Guix with Wisp (example)


Guix is the functional package manager from the GNU project. It currently uses Scheme as implementation. A package definition looks like this:

(define-public which
    (name "which")
    (version "2.20")
        (method url-fetch)
        (uri (string-append "mirror://gnu/which/which-"
                            version ".tar.gz"))
    (build-system gnu-build-system)
    (home-page "")
    (synopsis "Find full path of shell commands")
      "which is a program that prints the full paths of executables on a
    (license gpl3+)))

And I must admit, that the parens make this look pretty alien to newcomers.


So currently the Guix developers play with switching to Javascript. Then the packages would look like this:

     "name": "which",
     "version": "2.20",
     "source": {
       "origin": {
         "method": "url-fetch",
         "uri": "mirror://gnu/which/which-" + 
                           version + ".tar.gz",
     "build-system": "gnu-build-system",
     "home-page": "",
     "synopsis": "Find full path of shell commands",
      "which is a program that prints the full paths of executables on a
     "license": "gpl3+"

And to me this is even more alien than the scheme-version and much less readable than ebuild definitions in Gentoo - which are written in bash.

(note that this might not be completely correct. I adapted the example from the presentation on Guix for Fosdem 2014 (page 29) to fit the real which package in my guix store)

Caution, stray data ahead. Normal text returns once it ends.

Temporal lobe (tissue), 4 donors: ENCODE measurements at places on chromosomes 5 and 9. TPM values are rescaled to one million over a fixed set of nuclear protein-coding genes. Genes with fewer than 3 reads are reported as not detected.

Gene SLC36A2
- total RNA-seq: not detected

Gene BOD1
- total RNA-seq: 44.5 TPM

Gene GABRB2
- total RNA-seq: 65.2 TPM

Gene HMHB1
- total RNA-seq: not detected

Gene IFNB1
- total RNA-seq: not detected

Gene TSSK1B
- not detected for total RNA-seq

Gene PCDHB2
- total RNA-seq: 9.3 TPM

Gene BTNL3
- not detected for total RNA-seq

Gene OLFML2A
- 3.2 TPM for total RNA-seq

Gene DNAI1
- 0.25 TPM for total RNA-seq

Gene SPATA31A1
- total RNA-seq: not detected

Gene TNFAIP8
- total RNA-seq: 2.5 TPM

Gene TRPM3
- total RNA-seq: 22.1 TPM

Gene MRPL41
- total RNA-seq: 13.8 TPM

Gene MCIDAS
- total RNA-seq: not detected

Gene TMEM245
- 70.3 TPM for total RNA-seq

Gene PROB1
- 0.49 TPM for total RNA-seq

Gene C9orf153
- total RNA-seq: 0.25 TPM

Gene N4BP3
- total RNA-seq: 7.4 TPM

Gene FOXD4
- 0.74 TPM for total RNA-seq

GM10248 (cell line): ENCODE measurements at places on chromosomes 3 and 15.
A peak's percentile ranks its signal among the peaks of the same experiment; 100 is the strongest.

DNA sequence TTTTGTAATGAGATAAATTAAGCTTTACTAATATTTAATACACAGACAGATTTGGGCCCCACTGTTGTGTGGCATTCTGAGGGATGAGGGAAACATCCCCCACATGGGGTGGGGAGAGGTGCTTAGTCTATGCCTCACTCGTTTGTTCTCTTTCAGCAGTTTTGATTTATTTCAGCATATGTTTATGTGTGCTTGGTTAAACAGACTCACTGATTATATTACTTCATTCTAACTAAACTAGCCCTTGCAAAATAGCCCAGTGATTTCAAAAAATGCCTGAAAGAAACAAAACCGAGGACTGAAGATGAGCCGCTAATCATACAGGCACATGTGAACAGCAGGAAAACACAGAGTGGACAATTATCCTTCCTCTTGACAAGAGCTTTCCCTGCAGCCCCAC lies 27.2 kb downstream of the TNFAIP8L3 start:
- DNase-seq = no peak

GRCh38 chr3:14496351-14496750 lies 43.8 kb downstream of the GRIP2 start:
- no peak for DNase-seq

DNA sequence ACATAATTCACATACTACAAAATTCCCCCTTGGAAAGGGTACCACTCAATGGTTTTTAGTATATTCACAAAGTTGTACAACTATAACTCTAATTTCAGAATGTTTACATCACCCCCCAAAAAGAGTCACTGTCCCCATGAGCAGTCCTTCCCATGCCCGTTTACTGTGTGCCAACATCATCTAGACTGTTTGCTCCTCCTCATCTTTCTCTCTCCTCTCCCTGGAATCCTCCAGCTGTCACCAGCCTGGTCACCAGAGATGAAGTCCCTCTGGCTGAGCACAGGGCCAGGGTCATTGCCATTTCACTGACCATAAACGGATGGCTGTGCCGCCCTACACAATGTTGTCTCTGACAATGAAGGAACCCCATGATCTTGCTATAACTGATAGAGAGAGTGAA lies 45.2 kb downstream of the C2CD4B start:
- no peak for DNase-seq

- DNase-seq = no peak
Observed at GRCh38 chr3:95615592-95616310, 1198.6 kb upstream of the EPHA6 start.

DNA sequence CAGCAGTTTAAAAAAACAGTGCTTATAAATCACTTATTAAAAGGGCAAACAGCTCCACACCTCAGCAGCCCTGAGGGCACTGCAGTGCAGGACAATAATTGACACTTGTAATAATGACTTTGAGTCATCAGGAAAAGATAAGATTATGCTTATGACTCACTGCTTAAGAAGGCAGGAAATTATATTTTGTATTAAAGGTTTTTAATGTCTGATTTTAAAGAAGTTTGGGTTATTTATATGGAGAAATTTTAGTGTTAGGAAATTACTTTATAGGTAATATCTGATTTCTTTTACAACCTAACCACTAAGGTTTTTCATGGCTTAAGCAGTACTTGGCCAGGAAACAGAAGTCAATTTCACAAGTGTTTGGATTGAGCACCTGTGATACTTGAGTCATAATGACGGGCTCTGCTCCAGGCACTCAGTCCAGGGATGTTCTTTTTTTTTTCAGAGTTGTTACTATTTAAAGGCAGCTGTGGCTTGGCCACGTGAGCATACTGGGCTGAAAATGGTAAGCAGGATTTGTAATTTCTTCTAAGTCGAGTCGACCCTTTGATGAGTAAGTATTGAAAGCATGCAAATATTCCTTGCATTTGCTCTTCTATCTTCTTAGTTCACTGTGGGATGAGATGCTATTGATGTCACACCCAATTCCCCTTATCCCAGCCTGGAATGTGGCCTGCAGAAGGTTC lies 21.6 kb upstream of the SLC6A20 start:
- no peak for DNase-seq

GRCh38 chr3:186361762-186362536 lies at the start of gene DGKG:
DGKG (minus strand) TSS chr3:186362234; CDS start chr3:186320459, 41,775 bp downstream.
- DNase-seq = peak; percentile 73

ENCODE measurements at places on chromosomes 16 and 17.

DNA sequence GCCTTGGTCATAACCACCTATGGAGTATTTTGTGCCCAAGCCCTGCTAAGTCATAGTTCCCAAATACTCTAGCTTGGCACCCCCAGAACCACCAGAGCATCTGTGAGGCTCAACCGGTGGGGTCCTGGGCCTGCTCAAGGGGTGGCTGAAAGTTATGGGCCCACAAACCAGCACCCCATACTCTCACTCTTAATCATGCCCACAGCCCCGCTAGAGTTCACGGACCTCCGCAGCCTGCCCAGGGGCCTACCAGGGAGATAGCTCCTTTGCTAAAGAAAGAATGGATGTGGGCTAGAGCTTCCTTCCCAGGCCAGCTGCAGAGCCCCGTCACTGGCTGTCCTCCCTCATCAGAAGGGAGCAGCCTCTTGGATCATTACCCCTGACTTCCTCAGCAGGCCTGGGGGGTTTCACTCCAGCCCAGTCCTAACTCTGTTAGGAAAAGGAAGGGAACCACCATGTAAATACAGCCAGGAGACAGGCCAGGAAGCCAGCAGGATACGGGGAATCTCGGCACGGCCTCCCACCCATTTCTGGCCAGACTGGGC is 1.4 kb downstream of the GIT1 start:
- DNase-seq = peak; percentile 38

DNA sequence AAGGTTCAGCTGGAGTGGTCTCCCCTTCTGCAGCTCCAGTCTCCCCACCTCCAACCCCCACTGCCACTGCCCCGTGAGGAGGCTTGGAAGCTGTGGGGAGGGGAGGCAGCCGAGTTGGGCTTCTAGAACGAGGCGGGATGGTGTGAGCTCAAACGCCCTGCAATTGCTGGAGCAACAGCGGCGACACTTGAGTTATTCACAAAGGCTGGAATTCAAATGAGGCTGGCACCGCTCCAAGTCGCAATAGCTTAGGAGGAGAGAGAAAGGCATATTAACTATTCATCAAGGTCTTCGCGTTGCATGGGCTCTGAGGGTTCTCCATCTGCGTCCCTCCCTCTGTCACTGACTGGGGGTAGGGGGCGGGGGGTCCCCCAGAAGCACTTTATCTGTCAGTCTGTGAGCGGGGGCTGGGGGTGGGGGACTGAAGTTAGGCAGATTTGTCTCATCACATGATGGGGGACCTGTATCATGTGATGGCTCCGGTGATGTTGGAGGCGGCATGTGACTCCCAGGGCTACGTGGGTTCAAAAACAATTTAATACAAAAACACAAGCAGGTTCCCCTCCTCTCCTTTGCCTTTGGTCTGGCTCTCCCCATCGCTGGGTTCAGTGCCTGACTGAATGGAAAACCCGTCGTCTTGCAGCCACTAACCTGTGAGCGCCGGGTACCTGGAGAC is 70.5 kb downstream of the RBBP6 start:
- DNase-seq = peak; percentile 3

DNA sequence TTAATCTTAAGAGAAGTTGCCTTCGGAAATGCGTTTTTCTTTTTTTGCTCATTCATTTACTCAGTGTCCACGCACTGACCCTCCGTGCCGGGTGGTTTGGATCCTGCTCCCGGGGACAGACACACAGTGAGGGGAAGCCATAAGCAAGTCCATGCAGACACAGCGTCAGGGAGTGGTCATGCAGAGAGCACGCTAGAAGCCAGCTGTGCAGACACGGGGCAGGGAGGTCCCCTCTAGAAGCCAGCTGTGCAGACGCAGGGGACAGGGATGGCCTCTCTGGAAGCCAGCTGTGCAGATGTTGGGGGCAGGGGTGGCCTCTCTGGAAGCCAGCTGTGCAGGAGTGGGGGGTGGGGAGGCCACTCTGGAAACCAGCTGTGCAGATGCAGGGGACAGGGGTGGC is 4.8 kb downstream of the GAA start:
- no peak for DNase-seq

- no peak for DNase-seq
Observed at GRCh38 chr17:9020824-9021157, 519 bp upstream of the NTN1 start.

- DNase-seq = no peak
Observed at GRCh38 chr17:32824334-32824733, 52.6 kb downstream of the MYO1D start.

Wisp is a preprocessor for Lisp-like languages which allows leaving out most parentheses. With it the same package definition would look like this:

define-public which
      name "which"
      version "2.20"
              method url-fetch
              uri (string-append "mirror://gnu/which/which-"
                                  version ".tar.gz")
                    . "1y2p50zadb36izzh2zw4dm5hvdiydqf3qa88l8kav20dcmfbc5yl"
      build-system gnu-build-system
      home-page ""
      synopsis "Find full path of shell commands"
        . "which is a program that prints the full paths of executables on a 
      license gpl3+

This looks much less alien than standard scheme and much less busy than the Javascript example.

So rather than succumbing to the currently popular language (which is already under attack by Dart and X-to-JS-compilers), I would prefer a solution which uses the tried and true Lisp: The one group of languages which survived for over ten years without breaking its basic structure (C++ does not count…).

Note that you can also use the above package definition with SRFI-110 (project readable).


So, why drop Scheme for something less readable, when there are ways to make Scheme more welcoming without giving up its power and beauty?

Oh, wait…

looks at the date

ARGL, Aprils fool!

You got me good there ☺

But at least that made me write how the package would look with wisp or readable. I wanted to do that for quite some time ☺

Author: Arne Babenhauserheide

Created: 2014-04-01

Emacs 24.3.1 (Org mode 8.2.5h)